condition reports prepared by, on behalf of, or for the use of an 
agency responsible for the regulation or supervision of financial 
institutions (5 U.S.C. 552(b)(8)). If confidential treatment is 
requested by a respondent for other items in the FR Y-9C, the Board 
will review the request to determine if confidential treatment is 
appropriate.
    Legal authorization and confidentiality (FR Y-7N family of 
reports). With respect to FBOs and their subsidiary IHCs, section 5(c) 
of the BHC Act, in conjunction with section 8 of the International 
Banking Act (12 U.S.C. 3106), authorizes the board to require FBOs and 
any subsidiary thereof to file the FR Y-7N reports, and the FR Y-7Q.
    Information collected in these reports generally is not considered 
confidential. However, because the information is collected as part of 
the Board's supervisory process, certain information may be afforded 
confidential treatment pursuant to exemption 8 of FOIA (5 U.S.C. 
552(b)(8)). Individual respondents may request that certain data be 
afforded confidential treatment pursuant to exemption 4 of FOIA if the 
data has not previously been publically disclosed and the release of 
the data would likely cause substantial harm to the competitive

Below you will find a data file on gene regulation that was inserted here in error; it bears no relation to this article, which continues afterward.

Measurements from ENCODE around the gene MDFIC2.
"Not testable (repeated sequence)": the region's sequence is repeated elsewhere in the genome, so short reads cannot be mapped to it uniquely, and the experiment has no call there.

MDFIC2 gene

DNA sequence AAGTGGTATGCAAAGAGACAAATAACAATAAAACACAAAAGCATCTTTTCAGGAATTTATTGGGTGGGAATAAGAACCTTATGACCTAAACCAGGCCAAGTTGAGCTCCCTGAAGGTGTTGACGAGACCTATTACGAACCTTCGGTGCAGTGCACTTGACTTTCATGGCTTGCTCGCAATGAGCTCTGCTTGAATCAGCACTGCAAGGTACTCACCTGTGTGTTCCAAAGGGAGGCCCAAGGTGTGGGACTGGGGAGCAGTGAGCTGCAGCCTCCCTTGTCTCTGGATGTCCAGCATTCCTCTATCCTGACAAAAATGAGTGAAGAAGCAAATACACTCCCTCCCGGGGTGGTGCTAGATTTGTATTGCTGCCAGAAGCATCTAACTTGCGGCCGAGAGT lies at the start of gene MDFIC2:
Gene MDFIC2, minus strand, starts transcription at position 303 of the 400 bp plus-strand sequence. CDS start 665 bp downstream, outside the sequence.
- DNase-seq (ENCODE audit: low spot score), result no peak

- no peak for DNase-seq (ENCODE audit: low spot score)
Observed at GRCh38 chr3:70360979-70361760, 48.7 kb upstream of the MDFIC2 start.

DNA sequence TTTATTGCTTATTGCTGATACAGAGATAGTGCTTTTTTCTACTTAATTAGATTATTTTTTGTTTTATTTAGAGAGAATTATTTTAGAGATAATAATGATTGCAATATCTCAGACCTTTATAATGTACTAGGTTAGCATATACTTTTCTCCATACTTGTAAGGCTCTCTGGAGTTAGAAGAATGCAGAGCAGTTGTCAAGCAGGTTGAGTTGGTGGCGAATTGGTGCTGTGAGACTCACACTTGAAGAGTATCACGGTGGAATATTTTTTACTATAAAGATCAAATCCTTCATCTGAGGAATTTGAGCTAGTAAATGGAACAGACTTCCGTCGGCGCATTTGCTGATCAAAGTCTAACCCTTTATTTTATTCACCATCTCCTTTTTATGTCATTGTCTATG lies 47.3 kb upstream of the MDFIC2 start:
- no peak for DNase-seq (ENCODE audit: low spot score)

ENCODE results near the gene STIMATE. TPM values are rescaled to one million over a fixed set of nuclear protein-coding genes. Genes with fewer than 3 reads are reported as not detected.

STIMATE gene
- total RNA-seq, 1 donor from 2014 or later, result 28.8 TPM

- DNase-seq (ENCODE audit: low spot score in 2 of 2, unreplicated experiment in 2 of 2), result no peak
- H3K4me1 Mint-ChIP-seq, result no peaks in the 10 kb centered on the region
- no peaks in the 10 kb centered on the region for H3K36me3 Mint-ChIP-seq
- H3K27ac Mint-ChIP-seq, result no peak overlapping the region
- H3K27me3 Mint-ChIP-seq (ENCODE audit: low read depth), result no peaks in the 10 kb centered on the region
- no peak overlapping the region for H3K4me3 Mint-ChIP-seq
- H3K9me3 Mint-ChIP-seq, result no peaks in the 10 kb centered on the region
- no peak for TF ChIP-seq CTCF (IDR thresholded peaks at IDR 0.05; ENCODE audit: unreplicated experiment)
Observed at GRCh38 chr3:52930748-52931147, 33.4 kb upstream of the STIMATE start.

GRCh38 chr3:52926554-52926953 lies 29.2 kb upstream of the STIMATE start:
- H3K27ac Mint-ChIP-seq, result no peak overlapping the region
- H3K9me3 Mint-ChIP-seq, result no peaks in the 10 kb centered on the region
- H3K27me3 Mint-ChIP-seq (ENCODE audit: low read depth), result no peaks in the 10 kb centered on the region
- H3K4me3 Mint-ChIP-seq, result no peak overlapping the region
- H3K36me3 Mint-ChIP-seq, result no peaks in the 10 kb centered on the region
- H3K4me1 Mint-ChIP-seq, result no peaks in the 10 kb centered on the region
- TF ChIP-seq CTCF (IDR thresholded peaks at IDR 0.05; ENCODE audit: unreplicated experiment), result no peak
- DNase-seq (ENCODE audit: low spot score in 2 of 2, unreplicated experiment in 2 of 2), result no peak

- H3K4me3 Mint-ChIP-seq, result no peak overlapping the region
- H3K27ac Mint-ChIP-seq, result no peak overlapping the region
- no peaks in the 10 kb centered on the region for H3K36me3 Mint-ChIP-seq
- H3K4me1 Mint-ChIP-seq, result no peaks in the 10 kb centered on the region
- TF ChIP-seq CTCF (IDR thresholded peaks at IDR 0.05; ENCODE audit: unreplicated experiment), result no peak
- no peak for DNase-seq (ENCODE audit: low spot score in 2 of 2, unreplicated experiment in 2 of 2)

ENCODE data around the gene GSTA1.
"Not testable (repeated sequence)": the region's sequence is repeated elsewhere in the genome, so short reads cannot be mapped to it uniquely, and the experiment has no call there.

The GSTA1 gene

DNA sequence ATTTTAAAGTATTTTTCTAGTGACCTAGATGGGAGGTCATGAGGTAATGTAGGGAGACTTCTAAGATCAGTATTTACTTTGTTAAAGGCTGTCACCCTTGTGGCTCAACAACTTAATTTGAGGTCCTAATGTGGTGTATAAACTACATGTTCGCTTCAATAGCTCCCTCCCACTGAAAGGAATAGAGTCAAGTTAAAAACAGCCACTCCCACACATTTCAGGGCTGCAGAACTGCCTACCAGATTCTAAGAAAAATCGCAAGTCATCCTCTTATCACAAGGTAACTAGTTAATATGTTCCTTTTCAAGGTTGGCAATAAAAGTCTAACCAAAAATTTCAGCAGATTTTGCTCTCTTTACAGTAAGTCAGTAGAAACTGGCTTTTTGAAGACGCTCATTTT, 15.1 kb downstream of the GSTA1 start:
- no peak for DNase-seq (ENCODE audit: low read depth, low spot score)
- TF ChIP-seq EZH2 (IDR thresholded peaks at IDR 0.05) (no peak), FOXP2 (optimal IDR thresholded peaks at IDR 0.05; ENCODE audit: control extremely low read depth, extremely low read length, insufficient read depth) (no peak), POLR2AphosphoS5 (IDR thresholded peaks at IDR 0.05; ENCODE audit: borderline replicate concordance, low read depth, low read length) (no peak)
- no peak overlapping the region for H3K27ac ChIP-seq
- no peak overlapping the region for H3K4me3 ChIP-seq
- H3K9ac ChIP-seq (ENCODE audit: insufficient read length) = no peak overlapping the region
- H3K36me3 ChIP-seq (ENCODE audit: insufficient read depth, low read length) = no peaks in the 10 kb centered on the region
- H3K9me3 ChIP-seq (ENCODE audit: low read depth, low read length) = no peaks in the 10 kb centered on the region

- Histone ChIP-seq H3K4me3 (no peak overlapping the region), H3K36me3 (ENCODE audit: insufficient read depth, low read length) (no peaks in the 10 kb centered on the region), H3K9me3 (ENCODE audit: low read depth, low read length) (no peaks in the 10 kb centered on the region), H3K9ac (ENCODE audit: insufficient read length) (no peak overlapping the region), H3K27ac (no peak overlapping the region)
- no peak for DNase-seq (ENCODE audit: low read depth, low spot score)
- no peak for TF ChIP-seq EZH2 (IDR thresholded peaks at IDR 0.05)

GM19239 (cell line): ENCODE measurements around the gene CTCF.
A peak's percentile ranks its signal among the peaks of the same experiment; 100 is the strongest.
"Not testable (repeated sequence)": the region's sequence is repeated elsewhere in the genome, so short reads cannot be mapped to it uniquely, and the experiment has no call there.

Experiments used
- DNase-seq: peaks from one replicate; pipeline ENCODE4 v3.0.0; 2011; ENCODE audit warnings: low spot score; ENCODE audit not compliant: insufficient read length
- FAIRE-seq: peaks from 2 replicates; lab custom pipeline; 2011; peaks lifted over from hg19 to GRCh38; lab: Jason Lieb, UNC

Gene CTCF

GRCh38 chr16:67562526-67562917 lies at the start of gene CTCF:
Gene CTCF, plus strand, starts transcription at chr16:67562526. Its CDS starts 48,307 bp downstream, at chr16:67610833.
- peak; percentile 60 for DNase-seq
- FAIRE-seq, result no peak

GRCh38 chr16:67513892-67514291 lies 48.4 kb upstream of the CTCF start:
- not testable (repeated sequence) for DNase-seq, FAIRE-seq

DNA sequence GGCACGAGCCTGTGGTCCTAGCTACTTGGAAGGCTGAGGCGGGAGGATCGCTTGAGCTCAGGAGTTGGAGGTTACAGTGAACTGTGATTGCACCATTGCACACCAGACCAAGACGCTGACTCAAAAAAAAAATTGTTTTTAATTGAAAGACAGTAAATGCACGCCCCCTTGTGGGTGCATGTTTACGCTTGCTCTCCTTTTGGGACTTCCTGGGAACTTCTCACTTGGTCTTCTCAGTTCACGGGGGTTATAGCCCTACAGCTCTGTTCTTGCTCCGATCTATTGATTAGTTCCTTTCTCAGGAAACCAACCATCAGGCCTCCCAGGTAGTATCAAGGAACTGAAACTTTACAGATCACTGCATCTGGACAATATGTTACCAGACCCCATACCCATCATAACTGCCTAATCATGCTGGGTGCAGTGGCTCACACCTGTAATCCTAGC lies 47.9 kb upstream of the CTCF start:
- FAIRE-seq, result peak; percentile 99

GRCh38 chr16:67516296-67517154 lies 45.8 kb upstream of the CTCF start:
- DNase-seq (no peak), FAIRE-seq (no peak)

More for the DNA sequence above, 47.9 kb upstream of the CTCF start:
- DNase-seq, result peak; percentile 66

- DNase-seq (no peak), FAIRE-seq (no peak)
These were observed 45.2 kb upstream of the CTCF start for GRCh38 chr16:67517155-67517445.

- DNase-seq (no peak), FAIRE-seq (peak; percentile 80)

position of the respondent (5 U.S.C. 552(b)(4)). Additionally, 
individual respondents may request that personally identifiable 
information be afforded confidential treatment pursuant to exemption 6 
of FOIA if the release of the information would constitute a clearly 
unwarranted invasion of personal privacy (5 U.S.C. 552(b)(6)). The 
applicability of FOIA exemptions 4 and 6 would be determined on a case-
by-case basis.
    Legal authorization and confidentiality (FR Y-8). The FR Y-8 is 
mandatory for respondents that control an insured depository 
institution that has engaged in covered transactions with an affiliate 
during the reporting period. Section 5(c) of the BHC Act authorizes the 
Board to require BHCs to file the FR Y-8 reporting form with the Board 
(12 U.S.C. 1844(c)). Section 10(b)(2) of the Home Owners' Loan Act 
authorizes the Board to require SLHCs to file the FR Y-8 reporting form 
with the Board (12 U.S.C. 1467a(b)(2)). The release of data collected 
on this form includes financial information that is not normally 
disclosed by respondents, the release of which would likely cause 
substantial harm to the competitive position of the respondent if made 
publicly available. The data collected on this form, therefore, would 
be kept confidential under exemption 4 of FOIA which protects from 
disclosure trade secrets and commercial or financial information (5 
U.S.C. 552(b)(4)).
    Legal authorization and confidentiality (FR Y-11 family of 
reports). The Board has the authority to require BHCs and any 
subsidiary thereof, SLHCs and any subsidiary thereof, and SHCs and any